All About M*A*S*H
By Peggy Herz
Published by Scholastic Book Services
First Published September 1975
92 Pages; Black and White Photographs
Rather than All About M*A*S*H a more accurate title for this brief book might be All About (Some of) the Cast of M*A*S*H. Peggy Herz, who wrote a variety of short works on television and specific television shows during the mid-to-late-1970s, focuses heavily on various members of the cast of M*A*S*H rather than the show itself. Granted, a handful of the eleven chapters do cover the series but the bulk of them are about an individual member of the cast: Alan Alda, Wayne Rogers, Gary Burghoff, Loretta Swit, Larry Linville and McLean Stevenson. Jamie Farr is mentioned only in a caption for a photograph; I do not believe William Christopher is included at all.
With the exception of McLean Stevenson — and, of course, Farr and Christopher, whom she left out of the book — Herz was able to interview the entire cast, along with Gene Reynolds and Larry Gelbart. The first two chapters cover the birth of the series: questioning whether a television version of the movie MASH succeed, recounting how Gene Reynolds called up Larry Gelbart to write the pilot script, and the oft repeated story of Alan Alda’s initial reluctance to take on the role of Hawkeye Pierce. Herz gives a lengthy biography of Alda (did you know he lived on a ranch in California for six years where he rode horses and occasionally milked cows?) and discusses his scriptwriting.
Herz then proceeds to cover Wayne Rogers, Gary Burghoff, Loretta Swit, Larry Linville and McLean Stevenson, writing more about Burghoff and Swit, slightly less about Rogers and only four pages about Linville. Because the book came out in September of 1975, Herz was able to write about Stevenson’s decision to leave M*A*S*H. She quotes Gene Reynolds as saying “for myself, I think McLean should have stayed — both for himself and for the show. The only thing M*A*S*H demanded of him was to film for about five and a half months of the year. The rest of the time he could do pictures, TV, Las Vegas. But he took third place in M*A*S*H; this way he will be the star of the show.”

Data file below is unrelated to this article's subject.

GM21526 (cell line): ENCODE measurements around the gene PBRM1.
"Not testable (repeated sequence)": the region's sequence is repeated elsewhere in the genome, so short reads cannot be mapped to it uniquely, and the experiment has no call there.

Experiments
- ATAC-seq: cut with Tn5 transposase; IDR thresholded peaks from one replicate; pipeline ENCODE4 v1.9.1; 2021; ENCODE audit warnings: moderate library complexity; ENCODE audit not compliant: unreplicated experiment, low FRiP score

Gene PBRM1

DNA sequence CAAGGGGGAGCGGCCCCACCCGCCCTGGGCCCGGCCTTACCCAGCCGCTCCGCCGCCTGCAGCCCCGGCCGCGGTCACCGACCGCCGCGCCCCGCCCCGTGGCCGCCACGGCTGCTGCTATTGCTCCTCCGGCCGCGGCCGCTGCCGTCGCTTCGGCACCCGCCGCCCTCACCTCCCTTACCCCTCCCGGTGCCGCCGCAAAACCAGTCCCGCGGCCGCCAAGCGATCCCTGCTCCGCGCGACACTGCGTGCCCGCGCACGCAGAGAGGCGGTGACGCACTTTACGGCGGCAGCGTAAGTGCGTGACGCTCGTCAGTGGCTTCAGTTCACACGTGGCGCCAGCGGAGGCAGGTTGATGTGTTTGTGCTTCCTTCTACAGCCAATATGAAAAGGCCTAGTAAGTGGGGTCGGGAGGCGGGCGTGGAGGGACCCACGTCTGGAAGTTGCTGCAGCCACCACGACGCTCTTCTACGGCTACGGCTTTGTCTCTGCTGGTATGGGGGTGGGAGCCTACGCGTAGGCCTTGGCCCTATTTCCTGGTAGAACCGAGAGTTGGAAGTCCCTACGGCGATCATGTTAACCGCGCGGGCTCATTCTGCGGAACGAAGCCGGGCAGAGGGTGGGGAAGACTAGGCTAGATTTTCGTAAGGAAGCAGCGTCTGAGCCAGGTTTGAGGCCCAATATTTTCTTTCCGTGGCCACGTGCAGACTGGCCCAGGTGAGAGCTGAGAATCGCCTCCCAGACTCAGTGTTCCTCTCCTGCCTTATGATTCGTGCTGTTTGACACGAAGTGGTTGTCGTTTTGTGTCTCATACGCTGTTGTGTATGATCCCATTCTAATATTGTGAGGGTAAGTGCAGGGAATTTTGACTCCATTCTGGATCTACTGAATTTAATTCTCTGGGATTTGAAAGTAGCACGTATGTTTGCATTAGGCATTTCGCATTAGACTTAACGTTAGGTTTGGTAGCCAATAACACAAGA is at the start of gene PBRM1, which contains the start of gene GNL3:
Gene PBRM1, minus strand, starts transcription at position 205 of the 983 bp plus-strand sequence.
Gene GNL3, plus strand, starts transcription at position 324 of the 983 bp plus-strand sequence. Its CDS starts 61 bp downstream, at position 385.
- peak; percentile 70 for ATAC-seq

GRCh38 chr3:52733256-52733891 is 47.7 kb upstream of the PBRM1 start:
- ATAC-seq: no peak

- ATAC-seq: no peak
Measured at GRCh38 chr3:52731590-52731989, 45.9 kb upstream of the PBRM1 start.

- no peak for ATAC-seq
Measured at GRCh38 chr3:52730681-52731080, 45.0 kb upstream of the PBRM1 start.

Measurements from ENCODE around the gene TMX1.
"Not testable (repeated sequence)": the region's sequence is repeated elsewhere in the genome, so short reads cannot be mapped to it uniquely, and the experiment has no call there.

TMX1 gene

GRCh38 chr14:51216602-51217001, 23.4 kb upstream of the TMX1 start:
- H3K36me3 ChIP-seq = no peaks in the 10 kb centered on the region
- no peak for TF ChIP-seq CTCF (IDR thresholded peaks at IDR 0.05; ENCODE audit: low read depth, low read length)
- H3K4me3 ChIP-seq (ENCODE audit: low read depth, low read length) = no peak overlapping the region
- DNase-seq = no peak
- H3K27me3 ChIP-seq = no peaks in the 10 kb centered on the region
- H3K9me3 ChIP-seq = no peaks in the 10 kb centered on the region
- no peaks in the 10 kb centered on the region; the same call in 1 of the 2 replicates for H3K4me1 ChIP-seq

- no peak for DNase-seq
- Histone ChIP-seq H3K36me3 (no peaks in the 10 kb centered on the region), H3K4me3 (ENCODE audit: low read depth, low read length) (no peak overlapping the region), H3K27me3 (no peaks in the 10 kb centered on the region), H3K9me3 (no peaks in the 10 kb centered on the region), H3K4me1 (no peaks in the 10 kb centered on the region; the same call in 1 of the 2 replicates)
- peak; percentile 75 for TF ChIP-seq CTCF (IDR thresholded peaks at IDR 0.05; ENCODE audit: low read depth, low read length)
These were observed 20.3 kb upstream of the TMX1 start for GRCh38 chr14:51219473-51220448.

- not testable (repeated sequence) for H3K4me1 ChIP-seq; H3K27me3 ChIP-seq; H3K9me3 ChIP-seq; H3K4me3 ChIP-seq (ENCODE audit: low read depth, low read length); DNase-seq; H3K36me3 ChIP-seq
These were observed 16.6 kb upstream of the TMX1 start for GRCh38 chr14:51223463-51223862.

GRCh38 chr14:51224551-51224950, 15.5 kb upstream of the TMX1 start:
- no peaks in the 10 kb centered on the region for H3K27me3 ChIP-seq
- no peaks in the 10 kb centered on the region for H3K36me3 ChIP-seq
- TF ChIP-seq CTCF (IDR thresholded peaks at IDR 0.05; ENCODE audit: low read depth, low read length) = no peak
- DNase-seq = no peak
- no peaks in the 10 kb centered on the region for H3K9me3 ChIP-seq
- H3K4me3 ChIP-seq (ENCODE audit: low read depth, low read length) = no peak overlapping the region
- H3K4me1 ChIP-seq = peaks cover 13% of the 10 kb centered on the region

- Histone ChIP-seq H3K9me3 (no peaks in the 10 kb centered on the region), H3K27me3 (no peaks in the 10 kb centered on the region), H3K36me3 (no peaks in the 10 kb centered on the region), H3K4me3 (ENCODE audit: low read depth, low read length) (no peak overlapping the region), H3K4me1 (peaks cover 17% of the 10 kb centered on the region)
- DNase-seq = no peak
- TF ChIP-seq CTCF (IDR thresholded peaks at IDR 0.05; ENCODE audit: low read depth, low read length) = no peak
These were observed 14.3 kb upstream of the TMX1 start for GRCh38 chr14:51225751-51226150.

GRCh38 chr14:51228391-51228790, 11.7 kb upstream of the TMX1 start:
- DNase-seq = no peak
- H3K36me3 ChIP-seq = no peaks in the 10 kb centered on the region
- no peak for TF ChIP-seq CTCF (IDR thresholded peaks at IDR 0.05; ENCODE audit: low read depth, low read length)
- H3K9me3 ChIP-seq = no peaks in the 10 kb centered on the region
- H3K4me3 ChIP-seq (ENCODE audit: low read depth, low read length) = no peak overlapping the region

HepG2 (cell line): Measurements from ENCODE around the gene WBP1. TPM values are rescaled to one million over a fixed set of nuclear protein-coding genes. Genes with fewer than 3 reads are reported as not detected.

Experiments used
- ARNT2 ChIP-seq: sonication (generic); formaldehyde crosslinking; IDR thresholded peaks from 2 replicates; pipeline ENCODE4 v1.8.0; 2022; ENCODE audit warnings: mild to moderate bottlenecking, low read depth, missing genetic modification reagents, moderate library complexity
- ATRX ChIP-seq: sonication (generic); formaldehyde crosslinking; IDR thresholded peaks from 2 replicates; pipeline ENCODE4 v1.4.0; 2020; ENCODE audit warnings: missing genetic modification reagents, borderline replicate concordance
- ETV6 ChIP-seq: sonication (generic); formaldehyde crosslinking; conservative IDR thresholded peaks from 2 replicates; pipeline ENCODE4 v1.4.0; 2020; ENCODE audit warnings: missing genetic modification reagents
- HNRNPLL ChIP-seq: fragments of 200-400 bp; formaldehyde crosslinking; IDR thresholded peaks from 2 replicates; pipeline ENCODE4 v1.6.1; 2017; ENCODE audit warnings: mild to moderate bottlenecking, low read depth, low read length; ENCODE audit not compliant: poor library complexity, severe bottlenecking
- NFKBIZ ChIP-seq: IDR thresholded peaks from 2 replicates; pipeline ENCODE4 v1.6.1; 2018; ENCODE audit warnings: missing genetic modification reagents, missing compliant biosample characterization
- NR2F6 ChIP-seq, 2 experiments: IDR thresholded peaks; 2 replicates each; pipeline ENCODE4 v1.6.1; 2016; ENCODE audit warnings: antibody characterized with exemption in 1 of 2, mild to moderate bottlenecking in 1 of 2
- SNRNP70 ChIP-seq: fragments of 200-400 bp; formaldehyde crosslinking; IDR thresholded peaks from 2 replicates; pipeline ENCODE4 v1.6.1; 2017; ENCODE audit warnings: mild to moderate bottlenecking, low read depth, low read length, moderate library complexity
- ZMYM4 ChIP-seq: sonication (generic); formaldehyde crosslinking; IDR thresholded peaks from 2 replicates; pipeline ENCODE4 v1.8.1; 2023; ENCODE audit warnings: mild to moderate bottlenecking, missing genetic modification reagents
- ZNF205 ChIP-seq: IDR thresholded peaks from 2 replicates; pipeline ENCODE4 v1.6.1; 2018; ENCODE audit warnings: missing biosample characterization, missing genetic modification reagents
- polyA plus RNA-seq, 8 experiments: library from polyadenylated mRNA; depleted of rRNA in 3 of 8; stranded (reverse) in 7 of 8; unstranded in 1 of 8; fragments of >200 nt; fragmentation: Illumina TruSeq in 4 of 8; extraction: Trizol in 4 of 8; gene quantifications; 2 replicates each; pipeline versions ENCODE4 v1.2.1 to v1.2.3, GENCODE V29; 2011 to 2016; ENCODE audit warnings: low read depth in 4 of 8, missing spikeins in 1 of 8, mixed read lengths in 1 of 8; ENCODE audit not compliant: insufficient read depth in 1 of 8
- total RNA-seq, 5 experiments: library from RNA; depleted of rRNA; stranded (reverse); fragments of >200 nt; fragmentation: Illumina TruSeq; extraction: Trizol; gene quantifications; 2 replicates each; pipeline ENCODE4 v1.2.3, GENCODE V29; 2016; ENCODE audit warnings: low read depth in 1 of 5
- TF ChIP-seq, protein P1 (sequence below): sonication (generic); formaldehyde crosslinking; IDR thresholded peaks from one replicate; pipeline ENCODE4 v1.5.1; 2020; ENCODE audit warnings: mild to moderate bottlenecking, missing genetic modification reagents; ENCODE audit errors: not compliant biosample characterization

There is one brief comment about Harry Morgan taking over for Stevenson; Reynolds calls him “a fine actor who will do a marvelous job as the new commanding officer of M*A*S*H.” But because All About M*A*S*H was written prior to Wayne Rogers leaving the series, there is no mention of Mike Farrell, because at the time she was working on the book Peggy Herz (and everyone else) assumed Rogers would return for Season Four. The second-to-last chapter begins with a discussion of MASH author Richard Hornberger aka Richard Hooker and closes with Gelbart talking about writing for the show.
The very last chapter, titled “TV Comedy Has Come a Long Way,” compares M*A*S*H to a CBS series titled Apple’s Way, which Herz calls “totally unbelievable” and “smug and phony.” Hawkeye and Trapper and the rest of the characters on M*A*S*H, on the other hand, are believable. Viewers soon realized that “they weren’t pompous and phony. They didn’t laugh at war. They laughed to keep the shadows away. War was always with them.”
All About M*A*S*H is not an in-depth analysis of M*A*S*H. It is, however, a nice, gentle look at the cast. Its unfortunate that Herz completed the book prior to Wayne Rogers leaving the series. It would have been interesting to see what she — and those she interviewed — had to say about his departure. If you find a cheap copy of All About M*A*S*H at a used book store you might want to pick it up. But don’t expect it to actually be all about M*A*S*H.